CROYDON is to play host to the London arts scene's most closely-guarded secret, the Advertiser can reveal.
Secret Cinema – hailed as a revolution in film watching – is to stage its 20th production at Delta Point on Wellesley Road between April 25 and June 9.
Parent company Future Shorts has sold more than 250,000 tickets – which cost in the region of £50 – to its previous 19 productions. In its application to Croydon Council, Future Shorts states the production will feature live music, theatre and roleplay – as well as alcohol and food.
It goes on to reassure Croydon residents by saying: "Future Cinema are aware that this is traditionally a sensitive area for public nuisance, and therefore the event management will make every effort to ensure that the event does not cause undue nuisance and make provisions to reduce nuisance to an acceptable level.
"We are proud to say we have never experienced any crime or disorder. We have never had to eject a single person from an event. Our audience is not a rowdy crowd, they are first and foremost cinema-goers from a non-troublesome demographic."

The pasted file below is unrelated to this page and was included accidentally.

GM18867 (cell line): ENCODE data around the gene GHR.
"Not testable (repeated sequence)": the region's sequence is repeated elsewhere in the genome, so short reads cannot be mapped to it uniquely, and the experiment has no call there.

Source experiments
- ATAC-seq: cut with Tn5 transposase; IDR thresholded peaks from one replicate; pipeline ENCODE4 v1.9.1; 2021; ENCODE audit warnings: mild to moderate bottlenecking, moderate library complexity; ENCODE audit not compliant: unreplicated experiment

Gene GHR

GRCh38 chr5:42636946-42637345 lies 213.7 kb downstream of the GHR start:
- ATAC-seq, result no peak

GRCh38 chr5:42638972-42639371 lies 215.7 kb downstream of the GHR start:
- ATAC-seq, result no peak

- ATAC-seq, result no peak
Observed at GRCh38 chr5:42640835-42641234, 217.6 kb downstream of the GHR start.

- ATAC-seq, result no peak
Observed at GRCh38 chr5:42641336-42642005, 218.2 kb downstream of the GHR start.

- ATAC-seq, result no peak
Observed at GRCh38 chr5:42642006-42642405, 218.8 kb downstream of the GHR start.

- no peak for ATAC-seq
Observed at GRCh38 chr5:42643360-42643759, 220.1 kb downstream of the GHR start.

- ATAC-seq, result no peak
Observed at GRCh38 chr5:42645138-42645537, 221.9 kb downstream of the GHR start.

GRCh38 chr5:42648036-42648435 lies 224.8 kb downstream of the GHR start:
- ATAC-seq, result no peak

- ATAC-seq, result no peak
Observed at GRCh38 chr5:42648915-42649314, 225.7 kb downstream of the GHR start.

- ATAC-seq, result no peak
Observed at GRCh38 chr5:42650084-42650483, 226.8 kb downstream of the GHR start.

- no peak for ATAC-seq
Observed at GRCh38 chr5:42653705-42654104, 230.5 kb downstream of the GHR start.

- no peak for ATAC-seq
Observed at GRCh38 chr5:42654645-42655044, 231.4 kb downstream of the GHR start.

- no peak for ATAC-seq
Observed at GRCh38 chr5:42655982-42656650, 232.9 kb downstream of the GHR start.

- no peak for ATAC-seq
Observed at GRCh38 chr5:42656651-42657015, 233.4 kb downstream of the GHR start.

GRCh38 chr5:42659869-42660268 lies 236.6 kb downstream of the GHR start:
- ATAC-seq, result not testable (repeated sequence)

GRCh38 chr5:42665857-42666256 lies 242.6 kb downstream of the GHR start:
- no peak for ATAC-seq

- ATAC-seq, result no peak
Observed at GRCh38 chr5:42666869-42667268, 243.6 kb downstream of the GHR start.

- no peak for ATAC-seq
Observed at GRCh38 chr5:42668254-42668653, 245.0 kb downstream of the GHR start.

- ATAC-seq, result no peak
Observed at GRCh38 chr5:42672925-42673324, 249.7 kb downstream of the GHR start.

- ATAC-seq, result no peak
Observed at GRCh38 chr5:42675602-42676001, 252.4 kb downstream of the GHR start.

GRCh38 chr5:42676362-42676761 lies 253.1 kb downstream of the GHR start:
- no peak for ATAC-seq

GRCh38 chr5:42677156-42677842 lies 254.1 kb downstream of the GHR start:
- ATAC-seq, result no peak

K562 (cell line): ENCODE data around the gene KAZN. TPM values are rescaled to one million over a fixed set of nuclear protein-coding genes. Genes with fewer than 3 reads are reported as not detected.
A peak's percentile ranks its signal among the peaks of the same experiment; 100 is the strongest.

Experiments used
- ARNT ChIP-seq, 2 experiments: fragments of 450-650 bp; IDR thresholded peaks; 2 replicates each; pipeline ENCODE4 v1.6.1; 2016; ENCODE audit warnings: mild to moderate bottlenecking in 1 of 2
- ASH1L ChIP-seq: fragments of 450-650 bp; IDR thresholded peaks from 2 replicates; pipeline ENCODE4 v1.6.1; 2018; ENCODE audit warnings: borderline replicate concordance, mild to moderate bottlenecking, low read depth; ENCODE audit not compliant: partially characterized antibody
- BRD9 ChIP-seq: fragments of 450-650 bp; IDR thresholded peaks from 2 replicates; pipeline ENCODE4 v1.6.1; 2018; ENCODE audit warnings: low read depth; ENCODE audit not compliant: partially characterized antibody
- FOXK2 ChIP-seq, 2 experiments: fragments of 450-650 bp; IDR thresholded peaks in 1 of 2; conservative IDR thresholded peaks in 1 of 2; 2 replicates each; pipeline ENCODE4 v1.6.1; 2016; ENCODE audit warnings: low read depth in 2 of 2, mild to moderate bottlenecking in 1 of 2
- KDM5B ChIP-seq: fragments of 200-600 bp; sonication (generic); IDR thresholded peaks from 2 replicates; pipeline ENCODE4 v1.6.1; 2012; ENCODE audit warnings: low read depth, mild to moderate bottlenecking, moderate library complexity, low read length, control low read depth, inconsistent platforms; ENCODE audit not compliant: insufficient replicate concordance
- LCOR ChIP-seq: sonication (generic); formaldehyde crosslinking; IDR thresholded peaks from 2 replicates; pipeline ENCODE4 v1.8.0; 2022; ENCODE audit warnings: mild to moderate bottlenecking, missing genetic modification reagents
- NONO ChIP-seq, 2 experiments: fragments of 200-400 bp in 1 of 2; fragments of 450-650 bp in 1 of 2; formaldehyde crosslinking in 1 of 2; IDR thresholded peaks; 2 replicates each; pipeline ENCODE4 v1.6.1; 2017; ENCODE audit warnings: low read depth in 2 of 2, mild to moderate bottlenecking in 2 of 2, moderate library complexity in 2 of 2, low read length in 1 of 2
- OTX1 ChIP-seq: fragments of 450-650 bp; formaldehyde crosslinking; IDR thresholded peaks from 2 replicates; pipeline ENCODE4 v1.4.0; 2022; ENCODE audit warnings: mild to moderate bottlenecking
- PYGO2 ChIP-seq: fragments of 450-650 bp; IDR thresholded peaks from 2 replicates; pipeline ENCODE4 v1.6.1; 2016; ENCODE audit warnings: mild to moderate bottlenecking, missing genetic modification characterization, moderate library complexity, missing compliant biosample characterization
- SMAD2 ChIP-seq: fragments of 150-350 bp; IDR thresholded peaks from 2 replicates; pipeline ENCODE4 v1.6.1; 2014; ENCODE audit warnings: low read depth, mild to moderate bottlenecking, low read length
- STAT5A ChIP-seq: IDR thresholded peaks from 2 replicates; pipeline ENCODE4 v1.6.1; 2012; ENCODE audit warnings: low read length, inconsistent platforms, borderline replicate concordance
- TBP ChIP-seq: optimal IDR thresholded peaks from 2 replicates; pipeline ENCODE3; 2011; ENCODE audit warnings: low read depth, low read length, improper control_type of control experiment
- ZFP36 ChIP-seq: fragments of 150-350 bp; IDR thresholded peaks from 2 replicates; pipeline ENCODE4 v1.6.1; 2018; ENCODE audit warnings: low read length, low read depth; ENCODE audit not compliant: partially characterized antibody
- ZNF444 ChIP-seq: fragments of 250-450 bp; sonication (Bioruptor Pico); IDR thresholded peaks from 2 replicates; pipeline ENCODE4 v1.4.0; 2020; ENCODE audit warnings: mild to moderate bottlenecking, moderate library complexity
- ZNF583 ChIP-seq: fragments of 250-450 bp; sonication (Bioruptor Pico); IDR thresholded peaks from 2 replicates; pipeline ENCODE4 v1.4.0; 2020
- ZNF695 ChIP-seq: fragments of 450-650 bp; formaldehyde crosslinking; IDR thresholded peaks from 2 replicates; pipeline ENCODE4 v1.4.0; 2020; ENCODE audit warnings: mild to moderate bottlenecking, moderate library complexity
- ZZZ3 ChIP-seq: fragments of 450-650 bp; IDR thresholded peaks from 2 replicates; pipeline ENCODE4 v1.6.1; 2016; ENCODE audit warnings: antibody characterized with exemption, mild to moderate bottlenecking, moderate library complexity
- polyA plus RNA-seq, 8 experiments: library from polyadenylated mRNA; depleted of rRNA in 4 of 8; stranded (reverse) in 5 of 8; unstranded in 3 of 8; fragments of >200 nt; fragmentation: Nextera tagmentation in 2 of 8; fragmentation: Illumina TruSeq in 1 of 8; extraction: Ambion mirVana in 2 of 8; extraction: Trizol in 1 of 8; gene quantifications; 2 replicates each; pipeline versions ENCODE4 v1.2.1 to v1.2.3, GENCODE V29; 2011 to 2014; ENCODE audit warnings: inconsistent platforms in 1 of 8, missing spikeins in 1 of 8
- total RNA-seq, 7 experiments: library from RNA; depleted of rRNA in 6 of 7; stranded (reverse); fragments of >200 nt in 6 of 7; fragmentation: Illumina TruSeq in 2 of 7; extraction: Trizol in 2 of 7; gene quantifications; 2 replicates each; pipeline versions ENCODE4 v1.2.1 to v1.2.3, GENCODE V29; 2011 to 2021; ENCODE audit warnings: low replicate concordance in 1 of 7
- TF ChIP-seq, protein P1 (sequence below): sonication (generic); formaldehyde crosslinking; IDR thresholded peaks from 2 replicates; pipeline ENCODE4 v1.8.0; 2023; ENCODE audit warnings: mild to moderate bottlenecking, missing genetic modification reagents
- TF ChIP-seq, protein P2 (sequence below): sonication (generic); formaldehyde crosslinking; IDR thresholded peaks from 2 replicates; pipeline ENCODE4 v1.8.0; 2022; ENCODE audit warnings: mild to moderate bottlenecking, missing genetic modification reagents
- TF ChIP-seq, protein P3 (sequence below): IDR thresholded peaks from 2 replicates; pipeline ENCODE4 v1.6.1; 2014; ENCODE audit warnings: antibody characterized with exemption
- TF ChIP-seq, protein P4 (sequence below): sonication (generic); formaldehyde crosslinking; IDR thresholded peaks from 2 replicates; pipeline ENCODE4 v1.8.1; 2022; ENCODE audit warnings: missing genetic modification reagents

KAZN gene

Set building work was scheduled to have begun last week, while rehearsals are due to start on April 8.
It is not known what the film will be although the licensing application states it will have a 15 rating.
Screenings will take place every Thursday, Friday, Saturday and Sunday
The application is in the hands of the council's licensing department and residents are free to comment ahead of a decision.
It is not the first time Delta Point has enjoyed a taste of the movies. In 2010, film crew used the former BT building to shoot scenes for Batman: The Dark Knight Returns.
The Secret Cinema experience involves filmgoers buying a ticket for a set time and date without knowing what the film will be. In the run up to the screening, they are sent a series of tantalising and cryptic e-mails giving clues about the production and explaining how to meet and what to wear. After meeting at a designated spot, attendees are led to a top secret location by actors. They are immersed in the film's ambience through skits and music and a realistic movie-like set, before sitting down to the screening. It is only, ultimately, when the titles roll that viewers discover what they are going to watch. Previous films have included Casablanca and Ghostbusters. Future Shorts was tight-lipped about the forthcoming production and refused to give any details unless the Advertiser signed a non-disclosure agreement. The information in this article is all in the public domain.